Generating research questions

Developing valid research questions is hard work! I think this is one of the most demanding parts of any research project, and it often takes me weeks, if not months pulling together my ideas into a workable research question.

Here are some videos that discuss ‘research questions’ you might find interesting, if you’re thinking about doing a PhD or helping undergraduate students with their dissertation.

So, what do you want to find out? What are you curious about? Are you motivated to do it? Is it really interesting? Is the research going to be answerable? What literature exists? Why are you doing it? Who will be interested in what you find out? Can you narrow it?

Books worth reading:

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Doing Research, Pocket Study Skills by Gary Thomas

I’ve always liked the Study Skills series by Palgrave Macmillan –  I’ve recommended a number of their titles to students and I’ve had the library stock a number of these prior to the start of the academic year.

‘Doing Research’ by Gary Thomas is a great example of a study skills book that gets straight to the point.

Doing Research Book

The book is quite small, with just under 100 pages, split into six parts. The book will give you just enough information about the building blocks of research, the bread and butter components to get you up and running.

Part one discusses the planning of your research, what is research, where to start and the process of setting timescales for your project. Part one also discusses some of the challenges of refining your research question, and some great tips on how you can take a broad idea to a more precise question.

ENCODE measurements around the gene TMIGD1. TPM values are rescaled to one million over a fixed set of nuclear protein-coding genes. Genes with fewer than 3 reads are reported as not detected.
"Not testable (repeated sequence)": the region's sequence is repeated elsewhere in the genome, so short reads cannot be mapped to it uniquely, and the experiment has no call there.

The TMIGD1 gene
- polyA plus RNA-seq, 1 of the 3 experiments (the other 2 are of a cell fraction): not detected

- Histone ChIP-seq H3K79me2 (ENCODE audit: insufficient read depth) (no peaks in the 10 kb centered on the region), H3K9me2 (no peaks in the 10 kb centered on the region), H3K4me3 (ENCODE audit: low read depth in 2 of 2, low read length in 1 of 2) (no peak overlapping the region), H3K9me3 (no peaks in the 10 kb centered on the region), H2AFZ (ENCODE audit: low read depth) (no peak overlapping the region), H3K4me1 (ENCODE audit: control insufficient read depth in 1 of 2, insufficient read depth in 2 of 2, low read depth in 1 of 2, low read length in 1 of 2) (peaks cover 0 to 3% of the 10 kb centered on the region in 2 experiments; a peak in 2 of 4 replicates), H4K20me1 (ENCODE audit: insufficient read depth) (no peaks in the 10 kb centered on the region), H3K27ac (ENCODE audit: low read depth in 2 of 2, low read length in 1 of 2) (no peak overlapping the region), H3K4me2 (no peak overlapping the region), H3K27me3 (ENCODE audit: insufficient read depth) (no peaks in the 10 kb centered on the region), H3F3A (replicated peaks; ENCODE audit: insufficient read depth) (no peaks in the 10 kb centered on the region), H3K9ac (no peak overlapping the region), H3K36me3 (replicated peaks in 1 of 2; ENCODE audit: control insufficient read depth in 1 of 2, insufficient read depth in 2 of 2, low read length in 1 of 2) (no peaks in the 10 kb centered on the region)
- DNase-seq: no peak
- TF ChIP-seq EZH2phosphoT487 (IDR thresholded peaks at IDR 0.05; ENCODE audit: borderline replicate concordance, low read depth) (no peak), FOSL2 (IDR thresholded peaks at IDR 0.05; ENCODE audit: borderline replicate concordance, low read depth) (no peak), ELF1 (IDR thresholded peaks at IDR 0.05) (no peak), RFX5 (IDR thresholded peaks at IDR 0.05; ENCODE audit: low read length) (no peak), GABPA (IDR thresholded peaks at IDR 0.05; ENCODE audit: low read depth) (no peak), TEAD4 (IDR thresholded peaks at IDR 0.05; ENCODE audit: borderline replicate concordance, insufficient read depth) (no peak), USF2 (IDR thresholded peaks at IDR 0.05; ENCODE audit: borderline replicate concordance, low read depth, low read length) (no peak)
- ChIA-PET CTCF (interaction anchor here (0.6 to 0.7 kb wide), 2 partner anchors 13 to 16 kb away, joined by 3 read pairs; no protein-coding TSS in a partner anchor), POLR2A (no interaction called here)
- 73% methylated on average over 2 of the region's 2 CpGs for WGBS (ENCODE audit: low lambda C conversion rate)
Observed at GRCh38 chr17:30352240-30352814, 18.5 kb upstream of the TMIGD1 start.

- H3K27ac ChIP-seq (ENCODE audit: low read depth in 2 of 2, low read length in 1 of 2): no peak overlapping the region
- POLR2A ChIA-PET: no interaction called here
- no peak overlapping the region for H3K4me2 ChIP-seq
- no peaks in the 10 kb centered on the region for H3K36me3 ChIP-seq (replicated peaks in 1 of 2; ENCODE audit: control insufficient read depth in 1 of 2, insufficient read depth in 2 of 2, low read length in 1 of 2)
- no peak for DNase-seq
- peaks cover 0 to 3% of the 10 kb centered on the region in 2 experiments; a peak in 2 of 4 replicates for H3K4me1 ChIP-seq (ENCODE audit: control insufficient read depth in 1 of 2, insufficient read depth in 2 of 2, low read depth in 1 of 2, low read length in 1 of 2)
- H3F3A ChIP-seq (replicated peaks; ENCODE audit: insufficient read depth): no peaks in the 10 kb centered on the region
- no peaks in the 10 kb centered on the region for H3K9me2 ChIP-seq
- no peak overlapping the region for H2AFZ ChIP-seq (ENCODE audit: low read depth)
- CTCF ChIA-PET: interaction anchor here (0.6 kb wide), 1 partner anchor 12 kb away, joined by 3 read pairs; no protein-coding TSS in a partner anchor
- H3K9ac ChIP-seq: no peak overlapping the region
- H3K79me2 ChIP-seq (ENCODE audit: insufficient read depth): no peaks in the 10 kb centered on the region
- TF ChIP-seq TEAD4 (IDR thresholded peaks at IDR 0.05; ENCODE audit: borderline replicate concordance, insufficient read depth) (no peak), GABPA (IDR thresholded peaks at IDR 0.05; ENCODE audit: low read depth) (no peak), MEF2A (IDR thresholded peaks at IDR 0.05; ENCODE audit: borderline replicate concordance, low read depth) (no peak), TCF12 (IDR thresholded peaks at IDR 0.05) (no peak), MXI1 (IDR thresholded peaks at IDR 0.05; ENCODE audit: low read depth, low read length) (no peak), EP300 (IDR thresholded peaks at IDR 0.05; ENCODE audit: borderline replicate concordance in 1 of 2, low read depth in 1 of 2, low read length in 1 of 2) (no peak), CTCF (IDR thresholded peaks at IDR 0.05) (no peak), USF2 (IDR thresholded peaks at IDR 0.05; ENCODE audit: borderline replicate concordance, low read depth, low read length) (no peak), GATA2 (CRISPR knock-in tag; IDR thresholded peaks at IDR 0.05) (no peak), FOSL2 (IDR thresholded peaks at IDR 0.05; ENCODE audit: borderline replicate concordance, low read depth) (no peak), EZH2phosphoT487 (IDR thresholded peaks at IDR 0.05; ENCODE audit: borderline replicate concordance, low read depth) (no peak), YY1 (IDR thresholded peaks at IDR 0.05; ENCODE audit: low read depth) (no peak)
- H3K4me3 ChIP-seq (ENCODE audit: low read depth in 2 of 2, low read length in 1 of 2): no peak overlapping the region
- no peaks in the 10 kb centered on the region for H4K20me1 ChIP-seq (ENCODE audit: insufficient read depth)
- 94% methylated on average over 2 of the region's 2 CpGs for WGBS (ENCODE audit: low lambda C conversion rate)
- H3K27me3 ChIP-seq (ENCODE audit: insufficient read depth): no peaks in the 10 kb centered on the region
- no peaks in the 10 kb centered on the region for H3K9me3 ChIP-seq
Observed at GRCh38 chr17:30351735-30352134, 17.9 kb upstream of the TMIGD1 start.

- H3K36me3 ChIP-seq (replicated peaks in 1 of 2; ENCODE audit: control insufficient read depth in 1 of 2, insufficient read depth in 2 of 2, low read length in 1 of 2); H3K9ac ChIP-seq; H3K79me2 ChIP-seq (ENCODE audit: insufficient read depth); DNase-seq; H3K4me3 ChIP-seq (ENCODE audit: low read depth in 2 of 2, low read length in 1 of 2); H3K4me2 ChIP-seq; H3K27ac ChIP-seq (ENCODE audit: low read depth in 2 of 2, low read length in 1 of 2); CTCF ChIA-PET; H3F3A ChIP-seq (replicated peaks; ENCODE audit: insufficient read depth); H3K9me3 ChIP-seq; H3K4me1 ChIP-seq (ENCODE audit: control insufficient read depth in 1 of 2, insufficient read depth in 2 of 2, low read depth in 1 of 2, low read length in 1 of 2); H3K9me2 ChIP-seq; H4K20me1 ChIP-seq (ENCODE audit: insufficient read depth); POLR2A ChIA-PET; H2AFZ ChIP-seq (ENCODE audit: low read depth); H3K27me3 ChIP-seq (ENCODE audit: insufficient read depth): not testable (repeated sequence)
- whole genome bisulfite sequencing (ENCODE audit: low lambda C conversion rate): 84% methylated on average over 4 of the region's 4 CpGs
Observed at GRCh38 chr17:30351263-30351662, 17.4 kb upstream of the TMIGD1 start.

Part two discusses the literature review, with some practical advise on how to approach it, key resources and what the literature review is really about. I recommend looking at ‘Getting Critical’ in the same series, by Kate Williams alongside this section.

Part three discusses scaffolding of your research, including Action research, case studies, ethnography, experiments and surveys.

Part four discusses ‘fieldwork’ and how you ‘find the data’. In this section there is information on interviews, diaries, questionnaires, observation and statistics.

Part five discusses how the researcher could analyse the data, exploring quantitive and qualitative methods, aka numbers and words.

The final section discusses approaches to writing up your research and explores the choice of a title, writing your abstract, general writing and presentations.

So there you have it, a little book about ‘doing research’. Its a great starting point and you can get through it quite quickly, so its perfect for a short commute or just to have on your desk, to remind your self why you’re doing it.

See more reviews and view inside this book on Amazon